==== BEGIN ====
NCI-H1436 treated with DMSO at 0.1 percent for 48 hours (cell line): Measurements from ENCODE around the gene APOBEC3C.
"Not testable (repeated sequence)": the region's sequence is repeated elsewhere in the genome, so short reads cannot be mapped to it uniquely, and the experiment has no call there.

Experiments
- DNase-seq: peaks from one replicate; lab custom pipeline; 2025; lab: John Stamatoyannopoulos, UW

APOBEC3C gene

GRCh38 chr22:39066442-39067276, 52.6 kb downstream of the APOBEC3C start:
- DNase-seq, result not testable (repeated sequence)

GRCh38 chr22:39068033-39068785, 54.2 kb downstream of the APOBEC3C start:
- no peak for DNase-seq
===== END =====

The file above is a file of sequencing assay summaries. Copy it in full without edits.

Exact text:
NCI-H1436 treated with DMSO at 0.1 percent for 48 hours (cell line): Measurements from ENCODE around the gene APOBEC3C.
"Not testable (repeated sequence)": the region's sequence is repeated elsewhere in the genome, so short reads cannot be mapped to it uniquely, and the experiment has no call there.

Experiments
- DNase-seq: peaks from one replicate; lab custom pipeline; 2025; lab: John Stamatoyannopoulos, UW

APOBEC3C gene

GRCh38 chr22:39066442-39067276, 52.6 kb downstream of the APOBEC3C start:
- DNase-seq, result not testable (repeated sequence)

GRCh38 chr22:39068033-39068785, 54.2 kb downstream of the APOBEC3C start:
- no peak for DNase-seq